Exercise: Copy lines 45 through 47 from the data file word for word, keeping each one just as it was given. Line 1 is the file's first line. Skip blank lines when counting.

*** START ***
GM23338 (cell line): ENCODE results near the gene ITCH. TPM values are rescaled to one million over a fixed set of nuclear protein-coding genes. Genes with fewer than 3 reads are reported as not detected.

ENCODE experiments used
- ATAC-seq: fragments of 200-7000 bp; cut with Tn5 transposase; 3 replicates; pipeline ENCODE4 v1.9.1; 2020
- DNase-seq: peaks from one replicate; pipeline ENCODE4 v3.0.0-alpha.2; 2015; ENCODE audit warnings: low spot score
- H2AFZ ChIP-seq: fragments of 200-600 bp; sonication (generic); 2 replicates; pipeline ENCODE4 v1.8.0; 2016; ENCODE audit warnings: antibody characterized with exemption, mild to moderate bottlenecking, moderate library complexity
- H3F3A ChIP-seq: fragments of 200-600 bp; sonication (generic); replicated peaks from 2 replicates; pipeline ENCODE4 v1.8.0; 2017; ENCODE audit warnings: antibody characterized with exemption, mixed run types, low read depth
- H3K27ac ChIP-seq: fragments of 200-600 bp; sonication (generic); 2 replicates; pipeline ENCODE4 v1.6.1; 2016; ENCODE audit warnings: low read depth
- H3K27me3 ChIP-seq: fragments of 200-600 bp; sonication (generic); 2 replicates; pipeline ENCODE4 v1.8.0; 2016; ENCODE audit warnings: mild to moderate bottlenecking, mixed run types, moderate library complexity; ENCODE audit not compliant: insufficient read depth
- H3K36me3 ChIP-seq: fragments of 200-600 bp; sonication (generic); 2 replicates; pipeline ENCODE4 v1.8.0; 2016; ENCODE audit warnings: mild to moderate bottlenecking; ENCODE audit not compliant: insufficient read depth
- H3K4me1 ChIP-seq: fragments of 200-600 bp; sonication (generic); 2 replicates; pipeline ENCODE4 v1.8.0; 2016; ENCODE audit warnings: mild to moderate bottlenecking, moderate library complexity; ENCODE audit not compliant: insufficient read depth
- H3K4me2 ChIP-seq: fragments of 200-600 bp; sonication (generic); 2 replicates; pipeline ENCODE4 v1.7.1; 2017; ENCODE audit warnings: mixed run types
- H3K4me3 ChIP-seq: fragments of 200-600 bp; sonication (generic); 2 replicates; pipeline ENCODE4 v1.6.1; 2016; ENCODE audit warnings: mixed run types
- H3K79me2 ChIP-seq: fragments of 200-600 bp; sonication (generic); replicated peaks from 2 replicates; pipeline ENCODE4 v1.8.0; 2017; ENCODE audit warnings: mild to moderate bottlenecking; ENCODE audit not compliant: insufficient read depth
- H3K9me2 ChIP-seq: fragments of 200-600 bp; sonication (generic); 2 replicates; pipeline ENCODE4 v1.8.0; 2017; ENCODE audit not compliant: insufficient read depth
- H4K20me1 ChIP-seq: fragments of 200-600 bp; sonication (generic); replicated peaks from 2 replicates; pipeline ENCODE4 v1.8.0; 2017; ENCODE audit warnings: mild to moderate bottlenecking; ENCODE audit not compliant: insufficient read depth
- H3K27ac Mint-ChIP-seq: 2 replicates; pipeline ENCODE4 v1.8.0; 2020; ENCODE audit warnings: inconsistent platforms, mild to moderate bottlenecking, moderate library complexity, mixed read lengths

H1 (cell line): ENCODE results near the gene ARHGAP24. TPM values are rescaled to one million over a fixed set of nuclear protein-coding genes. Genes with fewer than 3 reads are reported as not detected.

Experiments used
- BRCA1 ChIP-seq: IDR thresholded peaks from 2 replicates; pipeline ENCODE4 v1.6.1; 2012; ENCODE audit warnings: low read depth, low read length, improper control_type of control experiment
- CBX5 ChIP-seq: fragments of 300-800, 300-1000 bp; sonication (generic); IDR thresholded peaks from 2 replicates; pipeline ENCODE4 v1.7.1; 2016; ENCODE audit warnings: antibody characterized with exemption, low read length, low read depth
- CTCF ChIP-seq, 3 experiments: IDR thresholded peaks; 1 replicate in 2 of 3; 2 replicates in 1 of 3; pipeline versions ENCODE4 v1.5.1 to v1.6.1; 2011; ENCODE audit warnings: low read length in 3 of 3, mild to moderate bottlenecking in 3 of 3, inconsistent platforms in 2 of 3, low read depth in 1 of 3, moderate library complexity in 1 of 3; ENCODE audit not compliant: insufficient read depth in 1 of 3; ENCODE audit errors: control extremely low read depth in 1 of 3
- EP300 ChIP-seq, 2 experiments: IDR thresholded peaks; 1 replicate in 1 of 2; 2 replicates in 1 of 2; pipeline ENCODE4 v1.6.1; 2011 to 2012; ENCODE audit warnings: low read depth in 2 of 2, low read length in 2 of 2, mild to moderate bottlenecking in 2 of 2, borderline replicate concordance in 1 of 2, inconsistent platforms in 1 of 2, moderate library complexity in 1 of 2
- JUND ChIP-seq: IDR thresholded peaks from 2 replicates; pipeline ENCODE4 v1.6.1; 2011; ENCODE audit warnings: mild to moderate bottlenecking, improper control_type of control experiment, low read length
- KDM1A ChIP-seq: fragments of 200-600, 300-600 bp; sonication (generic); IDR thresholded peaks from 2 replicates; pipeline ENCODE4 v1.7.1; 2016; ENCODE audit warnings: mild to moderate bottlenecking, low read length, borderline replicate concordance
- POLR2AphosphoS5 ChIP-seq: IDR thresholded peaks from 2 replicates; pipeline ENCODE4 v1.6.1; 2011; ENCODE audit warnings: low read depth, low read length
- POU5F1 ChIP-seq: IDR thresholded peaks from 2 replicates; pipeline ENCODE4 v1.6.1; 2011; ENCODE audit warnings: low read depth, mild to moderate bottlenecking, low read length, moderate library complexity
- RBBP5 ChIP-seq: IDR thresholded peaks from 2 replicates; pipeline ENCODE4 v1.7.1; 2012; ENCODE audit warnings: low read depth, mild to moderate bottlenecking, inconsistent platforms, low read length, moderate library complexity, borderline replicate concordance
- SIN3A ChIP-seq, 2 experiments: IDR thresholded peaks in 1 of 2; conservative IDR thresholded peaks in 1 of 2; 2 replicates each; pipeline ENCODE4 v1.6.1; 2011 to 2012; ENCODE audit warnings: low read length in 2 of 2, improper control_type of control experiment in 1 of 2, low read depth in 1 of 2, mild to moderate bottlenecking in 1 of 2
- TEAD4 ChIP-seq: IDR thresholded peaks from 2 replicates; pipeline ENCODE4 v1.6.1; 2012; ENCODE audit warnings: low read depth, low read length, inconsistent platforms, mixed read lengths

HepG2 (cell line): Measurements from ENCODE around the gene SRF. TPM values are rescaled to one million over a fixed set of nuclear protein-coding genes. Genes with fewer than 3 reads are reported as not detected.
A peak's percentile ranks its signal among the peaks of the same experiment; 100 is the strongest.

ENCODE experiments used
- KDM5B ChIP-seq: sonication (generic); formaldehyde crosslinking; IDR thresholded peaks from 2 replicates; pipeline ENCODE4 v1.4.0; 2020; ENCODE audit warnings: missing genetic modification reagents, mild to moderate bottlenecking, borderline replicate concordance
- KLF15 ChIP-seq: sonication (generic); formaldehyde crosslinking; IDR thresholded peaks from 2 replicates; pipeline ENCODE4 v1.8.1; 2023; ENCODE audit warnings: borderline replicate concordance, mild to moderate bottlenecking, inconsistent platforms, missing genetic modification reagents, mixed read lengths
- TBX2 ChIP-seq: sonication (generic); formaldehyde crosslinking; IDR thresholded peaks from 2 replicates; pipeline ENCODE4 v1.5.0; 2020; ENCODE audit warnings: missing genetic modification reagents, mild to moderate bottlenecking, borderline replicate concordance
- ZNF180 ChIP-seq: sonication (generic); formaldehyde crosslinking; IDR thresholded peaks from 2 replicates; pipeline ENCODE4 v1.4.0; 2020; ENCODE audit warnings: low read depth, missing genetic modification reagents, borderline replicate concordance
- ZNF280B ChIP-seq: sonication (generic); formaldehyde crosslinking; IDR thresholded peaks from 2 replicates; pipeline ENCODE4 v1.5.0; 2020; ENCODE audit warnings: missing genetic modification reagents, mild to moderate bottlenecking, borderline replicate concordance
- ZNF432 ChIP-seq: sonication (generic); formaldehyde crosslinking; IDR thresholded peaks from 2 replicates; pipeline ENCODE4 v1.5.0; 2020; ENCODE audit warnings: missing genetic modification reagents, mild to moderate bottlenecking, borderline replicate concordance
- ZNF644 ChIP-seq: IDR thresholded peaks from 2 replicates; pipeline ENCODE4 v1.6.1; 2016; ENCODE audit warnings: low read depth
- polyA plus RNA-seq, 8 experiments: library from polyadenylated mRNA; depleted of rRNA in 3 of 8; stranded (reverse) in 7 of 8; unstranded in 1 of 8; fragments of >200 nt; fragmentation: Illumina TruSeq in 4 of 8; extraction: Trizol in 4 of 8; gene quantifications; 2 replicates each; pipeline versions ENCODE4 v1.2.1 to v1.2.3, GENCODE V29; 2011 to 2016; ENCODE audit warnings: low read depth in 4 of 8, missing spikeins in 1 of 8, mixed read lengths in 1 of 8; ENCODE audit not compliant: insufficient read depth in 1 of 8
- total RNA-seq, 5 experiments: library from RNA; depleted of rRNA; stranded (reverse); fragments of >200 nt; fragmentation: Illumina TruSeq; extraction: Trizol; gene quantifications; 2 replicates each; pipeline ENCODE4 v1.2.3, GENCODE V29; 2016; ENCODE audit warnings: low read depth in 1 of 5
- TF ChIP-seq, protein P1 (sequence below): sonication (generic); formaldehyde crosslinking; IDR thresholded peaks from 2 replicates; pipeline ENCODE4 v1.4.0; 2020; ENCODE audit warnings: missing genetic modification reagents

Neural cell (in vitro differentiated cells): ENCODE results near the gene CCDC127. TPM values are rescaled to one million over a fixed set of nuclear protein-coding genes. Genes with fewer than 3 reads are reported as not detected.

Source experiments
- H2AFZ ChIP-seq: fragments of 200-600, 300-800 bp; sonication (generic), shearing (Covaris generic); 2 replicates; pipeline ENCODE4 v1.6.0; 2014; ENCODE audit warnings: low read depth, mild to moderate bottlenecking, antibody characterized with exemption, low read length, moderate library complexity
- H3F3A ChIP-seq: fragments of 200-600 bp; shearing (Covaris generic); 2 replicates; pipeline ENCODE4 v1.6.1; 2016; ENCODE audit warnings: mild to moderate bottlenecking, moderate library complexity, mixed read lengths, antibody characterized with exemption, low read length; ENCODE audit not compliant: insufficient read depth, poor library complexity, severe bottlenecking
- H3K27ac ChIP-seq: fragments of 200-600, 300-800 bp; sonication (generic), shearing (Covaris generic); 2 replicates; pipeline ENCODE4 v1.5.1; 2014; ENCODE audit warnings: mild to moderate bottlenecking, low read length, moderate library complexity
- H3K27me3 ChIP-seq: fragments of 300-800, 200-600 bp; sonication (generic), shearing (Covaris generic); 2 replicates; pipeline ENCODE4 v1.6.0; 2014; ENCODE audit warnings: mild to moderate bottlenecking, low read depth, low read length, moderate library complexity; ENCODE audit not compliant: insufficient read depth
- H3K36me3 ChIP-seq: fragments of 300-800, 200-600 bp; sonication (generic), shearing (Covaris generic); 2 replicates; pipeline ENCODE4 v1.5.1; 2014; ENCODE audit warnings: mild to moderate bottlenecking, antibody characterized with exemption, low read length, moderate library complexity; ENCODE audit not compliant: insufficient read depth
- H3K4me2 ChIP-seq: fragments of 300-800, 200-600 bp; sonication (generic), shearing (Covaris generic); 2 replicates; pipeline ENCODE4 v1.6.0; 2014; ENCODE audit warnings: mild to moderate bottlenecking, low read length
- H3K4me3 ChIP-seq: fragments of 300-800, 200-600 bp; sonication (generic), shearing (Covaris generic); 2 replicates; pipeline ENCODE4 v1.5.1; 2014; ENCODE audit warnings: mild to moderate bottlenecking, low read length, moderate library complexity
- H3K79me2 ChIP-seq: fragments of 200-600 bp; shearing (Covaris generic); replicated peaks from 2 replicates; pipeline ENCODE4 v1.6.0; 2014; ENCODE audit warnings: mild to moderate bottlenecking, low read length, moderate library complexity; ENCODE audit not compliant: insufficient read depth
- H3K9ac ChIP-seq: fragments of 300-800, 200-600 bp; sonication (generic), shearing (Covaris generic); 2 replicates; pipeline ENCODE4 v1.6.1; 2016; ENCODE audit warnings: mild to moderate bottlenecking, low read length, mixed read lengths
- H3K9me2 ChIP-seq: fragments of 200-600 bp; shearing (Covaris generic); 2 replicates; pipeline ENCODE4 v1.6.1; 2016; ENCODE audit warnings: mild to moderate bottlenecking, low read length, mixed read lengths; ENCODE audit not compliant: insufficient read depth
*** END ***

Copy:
- H2AFZ ChIP-seq: fragments of 200-600, 300-800 bp; sonication (generic), shearing (Covaris generic); 2 replicates; pipeline ENCODE4 v1.6.0; 2014; ENCODE audit warnings: low read depth, mild to moderate bottlenecking, antibody characterized with exemption, low read length, moderate library complexity
- H3F3A ChIP-seq: fragments of 200-600 bp; shearing (Covaris generic); 2 replicates; pipeline ENCODE4 v1.6.1; 2016; ENCODE audit warnings: mild to moderate bottlenecking, moderate library complexity, mixed read lengths, antibody characterized with exemption, low read length; ENCODE audit not compliant: insufficient read depth, poor library complexity, severe bottlenecking
- H3K27ac ChIP-seq: fragments of 200-600, 300-800 bp; sonication (generic), shearing (Covaris generic); 2 replicates; pipeline ENCODE4 v1.5.1; 2014; ENCODE audit warnings: mild to moderate bottlenecking, low read length, moderate library complexity